How to Exercise During Each Phase of Menstrual Cycle

How To Exercise During Each Phase Of Your Menstrual Cycle? (Image via Unsplash)
Exercising during menstrual cycle (Image via Unsplash)

The menstrual cycle causes a wide range of physiological changes in women that can adversely affect their workout routine. Certain types of exercises may be more appropriate for each stage of the cycle depending on how the hormones change during the menstrual cycle.

The menstrual cycle is a complex process that's controlled by different glands and their hormonal production. It consists of four phases - menstruation, follicular phase, ovulation, and luteal phase. Common problems seen during these phases include emotional swings, fatigue, cramps, and painful periods.

According to recent research, exercising can be beneficial for easing cramps. As of now, there's no medical rationale that prevents women from working out during their period. However, hormonal effects on sleep, recovery, appetite, and stress can impact their workouts.

In this article, we will have a look on how to optimize your workout routine during your period for better results.


Exercise During Each Phase of Menstrual Cycle

Menstruation

This phase of uterine shedding can last from three days to a week. Moderate intensity exercises like yoga have been shown to be beneficial in offsetting premenstrual symptoms.

As your estrogen and progesterone levels are at their lowest during this phase, you can experience lowered energy levels and motivation. Strength training and fast-paced workouts like HIIT can be difficult due to lower stamina and endurance levels.

Stick to low intensity cardio like walking, pilates, casual bike rides, or yoga during this phase.

Follicular phase

As it begins on the same day as your period, the follicular phase initially coincides with menstruation. However, it goes on till the ovulation phase. Several hormones, including the luteinizing hormone, gonadotropin-releasing hormone, and follicle stimulating hormone, are stimulated during this stage.

These hormones signal the ovary to start producing follicles. That causes a rise in estrogen levels and energy levels along with it. In this phase, you can ramp up the intensity.

The follicular phase may be ideal for:

  • HIIT (High Intensity Interval Training)
  • Strength training (heavy)
  • Running
  • Dancing
  • Aerobics
  • Boxing

However, there's evidence to show that higher estrogen levels during the late follicular phase can predispose you to a greater chance of injury. So warm up properly before each lift, and pay attention, especially to the knee ligaments.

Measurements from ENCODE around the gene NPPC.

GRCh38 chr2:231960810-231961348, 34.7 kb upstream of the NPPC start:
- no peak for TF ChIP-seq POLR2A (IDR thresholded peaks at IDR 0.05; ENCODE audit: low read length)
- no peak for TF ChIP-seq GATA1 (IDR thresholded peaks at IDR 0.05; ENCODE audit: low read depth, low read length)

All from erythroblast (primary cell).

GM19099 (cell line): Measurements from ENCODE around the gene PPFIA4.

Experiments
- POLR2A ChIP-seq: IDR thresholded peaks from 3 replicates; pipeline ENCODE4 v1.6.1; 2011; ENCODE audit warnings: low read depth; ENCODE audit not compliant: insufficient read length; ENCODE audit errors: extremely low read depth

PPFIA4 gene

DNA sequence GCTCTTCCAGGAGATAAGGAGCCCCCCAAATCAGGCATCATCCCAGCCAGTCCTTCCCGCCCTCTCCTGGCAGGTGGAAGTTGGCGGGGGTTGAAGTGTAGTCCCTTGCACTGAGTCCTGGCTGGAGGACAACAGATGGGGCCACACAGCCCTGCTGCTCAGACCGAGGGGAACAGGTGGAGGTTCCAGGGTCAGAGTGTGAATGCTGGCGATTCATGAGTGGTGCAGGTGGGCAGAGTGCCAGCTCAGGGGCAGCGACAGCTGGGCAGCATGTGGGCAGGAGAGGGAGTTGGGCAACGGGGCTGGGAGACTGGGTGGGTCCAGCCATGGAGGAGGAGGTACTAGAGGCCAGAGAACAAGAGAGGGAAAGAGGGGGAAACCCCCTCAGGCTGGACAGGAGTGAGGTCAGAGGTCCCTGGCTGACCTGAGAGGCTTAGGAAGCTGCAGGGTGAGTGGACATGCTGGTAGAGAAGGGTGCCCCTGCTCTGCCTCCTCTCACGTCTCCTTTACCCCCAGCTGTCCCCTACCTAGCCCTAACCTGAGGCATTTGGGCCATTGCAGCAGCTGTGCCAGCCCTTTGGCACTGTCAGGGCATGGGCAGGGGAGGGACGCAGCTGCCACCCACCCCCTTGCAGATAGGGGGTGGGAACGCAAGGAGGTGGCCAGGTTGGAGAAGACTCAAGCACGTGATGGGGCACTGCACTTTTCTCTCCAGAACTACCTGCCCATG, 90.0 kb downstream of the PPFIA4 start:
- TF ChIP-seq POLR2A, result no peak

Ovulation

The ovulation phase is a brief window lasting between three and five days. The higher levels of estrogen make this period quite similar to the follicular phase.

Estrogen decreases inflammatory response to muscle damage. That means you can recover faster, and you will likely observe lower levels of soreness. You can continue to engage in weight training and high intensity cardio during this phase of the menstrual cycle.

Luteal Phase

The luteal phase marks the last phase of the menstrual cycle before your period starts again. Depending on your individual cycle, this phase lasts between 12-14 days, usually between days 18 and 30.

During the first half of the luteal phase, your estrogen is still high enough for you to power through high intensity workouts. These levels begin to drop towards the second half, which is characterized by a marked rise in progesterone. Higher progesterone levels can cause drowsiness and fatigue in some people.

The increase in body temperature during the luteal phase can negatively affect your energy levels and recovery. Scale down on the intensity during this period. Stick to lower impact routines like walking, swimming or yoga.


Takeaway

Track your menstrual cycle religiously using a calendar, diary or app. That will help you familiarize yourself with your physiological changes and exercise ability. Using this information, you can construct your own workout routine according to your needs, moods, and energy levels.

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Edited by Bhargav
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